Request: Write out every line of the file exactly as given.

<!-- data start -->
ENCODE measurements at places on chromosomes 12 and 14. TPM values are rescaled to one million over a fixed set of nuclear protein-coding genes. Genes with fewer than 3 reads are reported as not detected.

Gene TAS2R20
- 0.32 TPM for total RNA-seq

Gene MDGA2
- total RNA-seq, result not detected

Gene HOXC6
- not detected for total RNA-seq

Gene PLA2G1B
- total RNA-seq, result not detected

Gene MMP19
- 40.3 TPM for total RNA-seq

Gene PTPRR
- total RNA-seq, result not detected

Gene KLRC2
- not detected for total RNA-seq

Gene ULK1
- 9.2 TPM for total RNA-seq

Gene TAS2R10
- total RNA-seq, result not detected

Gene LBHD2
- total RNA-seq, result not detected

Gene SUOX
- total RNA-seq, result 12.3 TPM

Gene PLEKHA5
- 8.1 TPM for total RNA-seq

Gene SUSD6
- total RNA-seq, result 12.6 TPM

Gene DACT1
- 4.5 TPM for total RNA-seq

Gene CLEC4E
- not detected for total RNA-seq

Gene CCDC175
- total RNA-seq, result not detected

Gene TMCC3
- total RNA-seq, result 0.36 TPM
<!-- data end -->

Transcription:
ENCODE measurements at places on chromosomes 12 and 14. TPM values are rescaled to one million over a fixed set of nuclear protein-coding genes. Genes with fewer than 3 reads are reported as not detected.

Gene TAS2R20
- 0.32 TPM for total RNA-seq

Gene MDGA2
- total RNA-seq, result not detected

Gene HOXC6
- not detected for total RNA-seq

Gene PLA2G1B
- total RNA-seq, result not detected

Gene MMP19
- 40.3 TPM for total RNA-seq

Gene PTPRR
- total RNA-seq, result not detected

Gene KLRC2
- not detected for total RNA-seq

Gene ULK1
- 9.2 TPM for total RNA-seq

Gene TAS2R10
- total RNA-seq, result not detected

Gene LBHD2
- total RNA-seq, result not detected

Gene SUOX
- total RNA-seq, result 12.3 TPM

Gene PLEKHA5
- 8.1 TPM for total RNA-seq

Gene SUSD6
- total RNA-seq, result 12.6 TPM

Gene DACT1
- 4.5 TPM for total RNA-seq

Gene CLEC4E
- not detected for total RNA-seq

Gene CCDC175
- total RNA-seq, result not detected

Gene TMCC3
- total RNA-seq, result 0.36 TPM